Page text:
There are two different ways to think about the pixels on a camera's image sensor. "Actual" pixels is a simple count of every pixel present on the sensor. "Effective" pixels, however, is a count of all the pixels used to record an image and it's almost always a tiny bit lower than the "actual" count, because some pixels on a sensor aren't used to record picture information. Effective pixel count is widely used, because it's a much more accurate way to assess a camera's maximum picture capture capability.
An Exif Print-capable camera is great if you're going to be printing out photos on an Exif Print-compatible photo printer. The camera records information like exposure settings and light metering at the time when a photo was taken, and attaches that information to the picture file. A compatible printer takes note of this info and adjusts its settings accordingly, to permit the most accurate, lifelike photo print possible.
Exposure refers to the amount of light to which the camera's image sensor is exposed. Three factors go into exposure: aperture, shutter speed, and sensitivity. By adjusting these factors, either separately and manually, or by using predefined exposure settings, you can affect the way your digital camera handles photos taken in unusual settings (such as pictures taken of people running, or at twilight). Different digital cameras have greater and lesser levels of control over exposure settings.
A feature that lets you adjust the camera's light metering to allow for shooting conditions. A camera's built-in light meter offers a recommended exposure to help photographers set aperture and shutter speed correctly. However, sometimes shooting conditions mean that your camera's best guess isn't quite right (for example, when your subjects are in front of a bright picture window, and the camera is exposing the surrounding scene correctly but leaving your subjects too dark). With exposure compensation, you can tell the camera to increase or decrease exposure values in steps of either 1/3 or 1/2 of a value. Then, you can either set the exposure yourself, based on that light meter reading, or, if you're in automatic, shutter priority, or aperture priority mode, let the camera set the exposure for you.
Face detection is a technology commonly found in point-and-shoot cameras, as well as many newer SLRs. It recognizes one or more human faces in your frame, and sets focus priority on the people in your shot. Let's say you want a picture of your child peeking between two fence posts. Instead of focusing on the more obvious posts, face detection tells the camera to zero in on the child instead, giving you a clear, precisely focused portrait. Face detection can also trigger the camera to select optimal exposure, white balance, and flash settings to best suit your subject.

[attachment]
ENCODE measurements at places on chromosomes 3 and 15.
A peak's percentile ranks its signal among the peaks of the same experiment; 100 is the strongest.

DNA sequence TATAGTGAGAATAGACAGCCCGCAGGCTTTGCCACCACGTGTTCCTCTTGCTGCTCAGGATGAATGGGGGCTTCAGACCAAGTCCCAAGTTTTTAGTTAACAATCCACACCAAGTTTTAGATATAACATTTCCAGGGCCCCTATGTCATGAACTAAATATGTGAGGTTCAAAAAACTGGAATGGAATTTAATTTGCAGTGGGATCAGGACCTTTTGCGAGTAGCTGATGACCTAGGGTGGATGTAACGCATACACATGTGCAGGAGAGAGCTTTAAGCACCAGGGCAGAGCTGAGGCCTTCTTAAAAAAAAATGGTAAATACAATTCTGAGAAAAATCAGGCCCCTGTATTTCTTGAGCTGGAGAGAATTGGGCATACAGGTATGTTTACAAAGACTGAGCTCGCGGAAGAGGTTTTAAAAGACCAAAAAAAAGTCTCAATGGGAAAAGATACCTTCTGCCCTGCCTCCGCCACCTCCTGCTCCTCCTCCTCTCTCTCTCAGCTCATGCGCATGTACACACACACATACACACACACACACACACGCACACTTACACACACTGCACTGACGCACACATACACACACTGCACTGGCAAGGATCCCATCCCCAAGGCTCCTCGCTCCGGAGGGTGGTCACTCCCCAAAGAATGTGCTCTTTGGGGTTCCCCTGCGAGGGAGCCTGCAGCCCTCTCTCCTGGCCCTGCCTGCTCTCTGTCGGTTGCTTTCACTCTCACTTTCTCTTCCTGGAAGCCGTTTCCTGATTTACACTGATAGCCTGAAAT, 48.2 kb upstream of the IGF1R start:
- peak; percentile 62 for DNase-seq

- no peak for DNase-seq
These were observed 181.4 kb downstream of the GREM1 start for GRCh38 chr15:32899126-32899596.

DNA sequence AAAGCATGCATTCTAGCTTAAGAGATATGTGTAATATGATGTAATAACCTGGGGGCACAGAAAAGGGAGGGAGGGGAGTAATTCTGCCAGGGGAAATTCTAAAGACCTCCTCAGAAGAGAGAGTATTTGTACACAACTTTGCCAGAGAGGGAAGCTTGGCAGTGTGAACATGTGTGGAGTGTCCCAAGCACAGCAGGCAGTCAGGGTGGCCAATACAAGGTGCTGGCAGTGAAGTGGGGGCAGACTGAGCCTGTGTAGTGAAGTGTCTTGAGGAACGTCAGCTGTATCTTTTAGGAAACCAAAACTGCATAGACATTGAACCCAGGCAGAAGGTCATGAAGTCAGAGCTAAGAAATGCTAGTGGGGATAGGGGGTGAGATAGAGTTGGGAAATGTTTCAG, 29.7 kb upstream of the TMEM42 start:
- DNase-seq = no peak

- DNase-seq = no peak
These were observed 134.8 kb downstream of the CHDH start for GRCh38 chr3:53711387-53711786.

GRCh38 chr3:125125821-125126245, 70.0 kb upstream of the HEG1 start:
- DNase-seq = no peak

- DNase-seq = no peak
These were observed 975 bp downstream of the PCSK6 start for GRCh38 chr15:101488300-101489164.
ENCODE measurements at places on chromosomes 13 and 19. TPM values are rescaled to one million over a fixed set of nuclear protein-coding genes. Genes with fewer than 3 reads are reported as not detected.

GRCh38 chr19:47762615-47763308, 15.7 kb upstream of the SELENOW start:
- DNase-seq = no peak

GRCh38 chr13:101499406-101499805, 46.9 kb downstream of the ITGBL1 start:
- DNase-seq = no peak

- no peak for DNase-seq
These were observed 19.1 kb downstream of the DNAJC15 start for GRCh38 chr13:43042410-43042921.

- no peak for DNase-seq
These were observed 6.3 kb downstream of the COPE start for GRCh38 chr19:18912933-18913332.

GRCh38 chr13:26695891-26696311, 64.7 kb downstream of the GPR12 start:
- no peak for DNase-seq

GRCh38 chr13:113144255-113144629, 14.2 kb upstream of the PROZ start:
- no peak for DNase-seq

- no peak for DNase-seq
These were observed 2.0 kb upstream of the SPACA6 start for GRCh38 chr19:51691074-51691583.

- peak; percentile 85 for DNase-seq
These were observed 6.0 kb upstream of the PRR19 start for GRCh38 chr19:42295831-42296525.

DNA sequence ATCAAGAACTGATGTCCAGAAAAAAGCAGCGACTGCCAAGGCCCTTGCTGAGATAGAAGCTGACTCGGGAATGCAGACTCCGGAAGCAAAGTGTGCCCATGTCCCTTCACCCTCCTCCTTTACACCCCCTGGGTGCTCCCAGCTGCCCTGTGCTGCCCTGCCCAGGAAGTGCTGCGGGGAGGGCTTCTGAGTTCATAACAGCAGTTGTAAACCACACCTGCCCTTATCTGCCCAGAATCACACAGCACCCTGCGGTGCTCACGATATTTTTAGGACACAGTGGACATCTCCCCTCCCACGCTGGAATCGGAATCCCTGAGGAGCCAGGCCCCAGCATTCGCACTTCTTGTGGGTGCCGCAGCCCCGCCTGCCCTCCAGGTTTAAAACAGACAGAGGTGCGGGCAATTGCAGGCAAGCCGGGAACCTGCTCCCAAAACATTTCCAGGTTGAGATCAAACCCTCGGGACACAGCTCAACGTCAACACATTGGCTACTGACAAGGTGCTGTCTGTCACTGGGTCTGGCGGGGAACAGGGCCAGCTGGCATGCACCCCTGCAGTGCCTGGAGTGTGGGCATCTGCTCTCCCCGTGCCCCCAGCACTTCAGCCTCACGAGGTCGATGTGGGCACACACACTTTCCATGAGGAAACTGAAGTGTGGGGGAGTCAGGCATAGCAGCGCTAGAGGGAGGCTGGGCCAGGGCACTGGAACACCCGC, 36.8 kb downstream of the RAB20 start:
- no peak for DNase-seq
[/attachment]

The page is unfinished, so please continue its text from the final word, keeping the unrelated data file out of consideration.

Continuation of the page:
Flash exposure compensation
A feature found on digital cameras that lets you adjust the light output of the flash to increase or decrease its intensity. This allows you to lighten or darken a scene to your own preferences, beyond what your camera automatically selects.
Focal length is a measure of the distance (in millimeters) from the optical center of a camera's lens to its focal point, which is located on the image sensor. Because digital cameras' focal lengths are measured differently than traditional film cameras (see crop factor), manufacturers usually give a "35mm equivalent" focal length in their specs. This helps 35mm film photographers get a better idea of just how wide-angle or telephoto a digital camera will be in relation to their film cam. A typical digital camera's 35mm equivalent focal length might be 28-280mm, while its actual focal length measures 4.6-46mm. The reason that a range of numbers is given here (28mm to 280mm) is due to the fact that most digital cameras have a zoom lens, which can change focal lengths. A fixed lens has only one focal length.
A camera lens's focal length can tell you a lot about what kinds of pictures it will be able to take well. With a long focal length, like 280mm, a camera is better able to capture far-off subjects (such a lens is also known as "telephoto"). With a short focal length, like 28mm, a camera can capture the scene immediately before it more completely (this kind of lens is considered "wide-angle").